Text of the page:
descriptionBACKGROUND AND PURPOSE—: High blood pressure is a major cause of cardiovascular events, and carotid flow pulsatility may be associated with cardiovascular events. However, the combined effect of blood pressure and flow pulsatility on the development of stroke remains unclear. Therefore, we investigated the combined influence of central blood pressure and pulsatility index (PI) on the incidence of stroke. METHODS—: Baseline data from 2033 adults (≥30 years) without stroke history in the Cardiovascular Disease Risk Factor Two-Township Study were linked to incident stroke. Common carotid flow PI was calculated by peak systolic velocity, end-diastolic velocity, and mean vessel velocity, which were measured in the common carotid artery. Hazard ratios for the risk of total stroke resulting from high central systolic blood pressure (CSBP) and high PI were calculated with Cox proportional hazard models. RESULTS—: Over a median follow-up of 9.81 years, 132 people incurred stroke events. The incidence rates of stroke were 1.3, 6.4, and 13.2 per 1000 person-years for tertile groups of CSBP (P for trend<0.05) and 4.3, 7.0, and 9.4 per 1000 person-years for tertile groups of PI (P for trend<0.05). Compared with the first tertile of CSBP, hazard ratios were 4.88 (95% confidence interval, 2.29–10.43) for the second tertile and 10.42 (5.05–21.53) for the third tertile. Hazard ratios of PI were 2.18 (1.39–3.42; third tertile) and 1.64 (1.02–2.63; second tertile) compared with the first tertile. The individuals with a high CSBP and high PI had a 13-fold higher stroke risk compared with those with low CSBP and low PI (13.2; 1.75–99.71) after adjusting for age, sex, and traditional cardiovascular risk. CONCLUSIONS—: CSBP and common carotid PI jointly and independently predicted future stroke. Carotid flow pulsatility may play an important role in the development of stroke.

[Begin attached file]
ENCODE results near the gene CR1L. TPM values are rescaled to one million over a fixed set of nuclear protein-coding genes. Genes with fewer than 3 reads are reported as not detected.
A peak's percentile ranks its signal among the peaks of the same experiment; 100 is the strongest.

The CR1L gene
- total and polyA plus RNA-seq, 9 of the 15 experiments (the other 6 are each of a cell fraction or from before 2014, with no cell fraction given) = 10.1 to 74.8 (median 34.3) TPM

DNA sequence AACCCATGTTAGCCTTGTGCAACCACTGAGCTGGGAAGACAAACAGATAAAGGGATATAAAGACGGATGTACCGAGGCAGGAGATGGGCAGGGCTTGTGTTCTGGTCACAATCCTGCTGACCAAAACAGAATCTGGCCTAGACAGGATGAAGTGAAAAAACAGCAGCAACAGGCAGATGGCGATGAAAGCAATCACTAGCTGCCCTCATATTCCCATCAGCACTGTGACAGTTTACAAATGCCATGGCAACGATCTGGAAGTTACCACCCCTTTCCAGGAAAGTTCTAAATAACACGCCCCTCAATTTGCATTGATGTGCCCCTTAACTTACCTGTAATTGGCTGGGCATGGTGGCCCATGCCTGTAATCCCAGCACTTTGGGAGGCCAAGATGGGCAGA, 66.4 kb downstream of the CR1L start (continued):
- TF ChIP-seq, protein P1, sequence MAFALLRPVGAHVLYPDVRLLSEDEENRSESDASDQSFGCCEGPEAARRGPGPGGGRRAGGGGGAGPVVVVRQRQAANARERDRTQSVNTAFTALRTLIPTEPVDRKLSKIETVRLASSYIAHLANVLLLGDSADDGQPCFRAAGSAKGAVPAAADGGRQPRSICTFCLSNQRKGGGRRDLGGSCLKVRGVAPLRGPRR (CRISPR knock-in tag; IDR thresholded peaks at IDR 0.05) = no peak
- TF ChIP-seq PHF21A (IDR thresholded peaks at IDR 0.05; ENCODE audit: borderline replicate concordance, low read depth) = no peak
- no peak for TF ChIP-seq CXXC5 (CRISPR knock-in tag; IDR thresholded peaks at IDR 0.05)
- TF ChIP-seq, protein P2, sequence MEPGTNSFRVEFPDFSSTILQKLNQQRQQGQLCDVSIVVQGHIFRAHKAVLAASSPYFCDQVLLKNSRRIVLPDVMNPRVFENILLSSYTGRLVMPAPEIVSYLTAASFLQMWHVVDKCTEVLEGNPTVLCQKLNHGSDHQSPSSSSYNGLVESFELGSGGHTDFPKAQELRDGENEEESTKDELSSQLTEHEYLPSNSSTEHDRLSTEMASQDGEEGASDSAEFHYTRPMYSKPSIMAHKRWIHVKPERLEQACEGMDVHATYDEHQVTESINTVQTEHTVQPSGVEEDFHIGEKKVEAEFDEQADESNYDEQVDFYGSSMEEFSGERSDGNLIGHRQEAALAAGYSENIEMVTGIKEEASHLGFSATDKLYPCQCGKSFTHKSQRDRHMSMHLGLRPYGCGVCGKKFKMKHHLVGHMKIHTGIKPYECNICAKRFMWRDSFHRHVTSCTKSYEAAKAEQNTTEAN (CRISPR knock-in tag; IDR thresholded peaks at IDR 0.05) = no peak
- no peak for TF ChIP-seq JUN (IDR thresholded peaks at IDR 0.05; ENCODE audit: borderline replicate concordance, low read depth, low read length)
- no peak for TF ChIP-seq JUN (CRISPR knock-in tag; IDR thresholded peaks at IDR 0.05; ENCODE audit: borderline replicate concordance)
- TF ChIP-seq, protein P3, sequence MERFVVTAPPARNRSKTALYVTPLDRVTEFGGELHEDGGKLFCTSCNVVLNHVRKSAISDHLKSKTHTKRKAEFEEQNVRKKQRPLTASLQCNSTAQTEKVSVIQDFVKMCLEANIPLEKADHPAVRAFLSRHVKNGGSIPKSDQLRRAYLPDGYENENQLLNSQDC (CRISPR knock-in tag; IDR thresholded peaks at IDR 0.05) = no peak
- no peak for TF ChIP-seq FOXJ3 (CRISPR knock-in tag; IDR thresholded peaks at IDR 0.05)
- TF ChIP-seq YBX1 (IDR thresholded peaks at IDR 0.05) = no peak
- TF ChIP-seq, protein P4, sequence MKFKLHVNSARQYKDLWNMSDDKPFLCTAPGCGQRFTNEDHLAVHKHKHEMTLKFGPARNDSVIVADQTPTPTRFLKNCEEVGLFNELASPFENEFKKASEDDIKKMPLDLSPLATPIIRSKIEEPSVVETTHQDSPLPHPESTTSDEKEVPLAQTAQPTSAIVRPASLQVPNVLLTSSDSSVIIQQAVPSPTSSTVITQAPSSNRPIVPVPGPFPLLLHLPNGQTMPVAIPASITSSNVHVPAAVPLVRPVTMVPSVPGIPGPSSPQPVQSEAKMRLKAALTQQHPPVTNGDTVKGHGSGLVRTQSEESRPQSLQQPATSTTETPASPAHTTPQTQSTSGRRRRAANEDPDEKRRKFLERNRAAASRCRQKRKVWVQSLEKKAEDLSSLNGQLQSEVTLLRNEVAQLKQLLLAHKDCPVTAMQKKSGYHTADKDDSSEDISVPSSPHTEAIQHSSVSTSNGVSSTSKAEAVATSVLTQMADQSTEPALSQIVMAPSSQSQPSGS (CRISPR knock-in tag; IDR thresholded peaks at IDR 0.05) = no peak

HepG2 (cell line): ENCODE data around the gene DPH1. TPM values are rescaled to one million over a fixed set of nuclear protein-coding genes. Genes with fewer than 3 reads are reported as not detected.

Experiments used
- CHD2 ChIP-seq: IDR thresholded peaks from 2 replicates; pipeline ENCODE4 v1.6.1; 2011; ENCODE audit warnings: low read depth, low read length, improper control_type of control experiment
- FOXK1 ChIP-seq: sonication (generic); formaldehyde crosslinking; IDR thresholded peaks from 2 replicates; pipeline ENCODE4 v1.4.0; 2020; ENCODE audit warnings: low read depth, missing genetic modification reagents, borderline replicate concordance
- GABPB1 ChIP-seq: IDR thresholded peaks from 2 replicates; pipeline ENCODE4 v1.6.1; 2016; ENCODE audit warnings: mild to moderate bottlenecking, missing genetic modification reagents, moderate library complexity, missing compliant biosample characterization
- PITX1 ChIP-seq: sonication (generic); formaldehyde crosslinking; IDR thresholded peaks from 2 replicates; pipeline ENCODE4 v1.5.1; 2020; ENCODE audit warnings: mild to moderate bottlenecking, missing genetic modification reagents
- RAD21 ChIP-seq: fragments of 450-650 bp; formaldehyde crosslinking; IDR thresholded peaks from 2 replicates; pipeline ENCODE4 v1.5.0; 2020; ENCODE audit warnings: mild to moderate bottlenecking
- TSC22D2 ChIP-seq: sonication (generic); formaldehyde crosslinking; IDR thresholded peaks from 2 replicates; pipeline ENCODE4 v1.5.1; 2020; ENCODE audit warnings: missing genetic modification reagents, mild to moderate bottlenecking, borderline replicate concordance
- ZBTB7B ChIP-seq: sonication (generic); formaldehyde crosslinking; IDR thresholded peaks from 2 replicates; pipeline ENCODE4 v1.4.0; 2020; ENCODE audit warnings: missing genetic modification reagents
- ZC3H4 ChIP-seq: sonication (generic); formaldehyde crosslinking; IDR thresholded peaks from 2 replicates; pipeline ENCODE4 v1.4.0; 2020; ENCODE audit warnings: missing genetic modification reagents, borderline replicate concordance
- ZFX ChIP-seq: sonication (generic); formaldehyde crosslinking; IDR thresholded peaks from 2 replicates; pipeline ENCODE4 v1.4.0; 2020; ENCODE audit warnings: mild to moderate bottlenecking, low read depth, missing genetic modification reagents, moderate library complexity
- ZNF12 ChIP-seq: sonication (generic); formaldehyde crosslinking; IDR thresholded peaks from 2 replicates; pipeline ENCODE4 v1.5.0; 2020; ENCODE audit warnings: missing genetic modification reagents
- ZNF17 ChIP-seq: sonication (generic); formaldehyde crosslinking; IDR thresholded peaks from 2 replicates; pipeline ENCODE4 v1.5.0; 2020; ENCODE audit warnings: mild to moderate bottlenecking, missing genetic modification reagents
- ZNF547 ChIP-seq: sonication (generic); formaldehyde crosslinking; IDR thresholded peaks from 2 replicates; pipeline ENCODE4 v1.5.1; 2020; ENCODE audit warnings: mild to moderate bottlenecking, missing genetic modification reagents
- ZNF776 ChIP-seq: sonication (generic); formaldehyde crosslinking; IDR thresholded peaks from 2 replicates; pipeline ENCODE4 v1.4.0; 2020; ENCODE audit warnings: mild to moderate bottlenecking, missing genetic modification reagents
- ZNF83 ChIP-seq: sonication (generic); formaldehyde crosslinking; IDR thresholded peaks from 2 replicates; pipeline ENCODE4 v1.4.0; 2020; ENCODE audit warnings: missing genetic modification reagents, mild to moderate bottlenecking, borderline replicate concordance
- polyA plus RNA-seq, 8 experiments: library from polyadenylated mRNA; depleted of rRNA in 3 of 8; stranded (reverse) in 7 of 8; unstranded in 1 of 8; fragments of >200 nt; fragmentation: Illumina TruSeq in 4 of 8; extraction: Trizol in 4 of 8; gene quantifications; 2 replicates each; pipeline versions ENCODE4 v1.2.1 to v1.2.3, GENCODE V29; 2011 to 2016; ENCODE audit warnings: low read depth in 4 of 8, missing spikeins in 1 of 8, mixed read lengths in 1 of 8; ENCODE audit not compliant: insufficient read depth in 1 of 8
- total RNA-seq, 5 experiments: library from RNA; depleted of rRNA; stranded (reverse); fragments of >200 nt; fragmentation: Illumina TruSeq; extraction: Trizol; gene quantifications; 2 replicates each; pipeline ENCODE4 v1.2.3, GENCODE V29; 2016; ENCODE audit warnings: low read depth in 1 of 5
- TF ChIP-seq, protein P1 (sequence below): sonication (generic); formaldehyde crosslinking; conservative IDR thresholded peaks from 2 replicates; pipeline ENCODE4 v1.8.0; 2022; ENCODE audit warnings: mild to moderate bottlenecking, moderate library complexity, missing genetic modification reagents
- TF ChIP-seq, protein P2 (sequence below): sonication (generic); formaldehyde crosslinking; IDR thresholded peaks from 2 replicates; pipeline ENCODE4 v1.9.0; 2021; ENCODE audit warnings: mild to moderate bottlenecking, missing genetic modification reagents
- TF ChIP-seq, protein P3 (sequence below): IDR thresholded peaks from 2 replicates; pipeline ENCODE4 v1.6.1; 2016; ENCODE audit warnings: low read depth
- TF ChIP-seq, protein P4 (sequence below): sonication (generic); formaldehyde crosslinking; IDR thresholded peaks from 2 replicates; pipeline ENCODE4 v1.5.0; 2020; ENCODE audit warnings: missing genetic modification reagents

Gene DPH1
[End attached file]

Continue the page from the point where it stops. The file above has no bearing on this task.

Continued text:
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titleBlood Pressure, Carotid Flow Pulsatility, and the Risk of Stroke: A Community-Based Study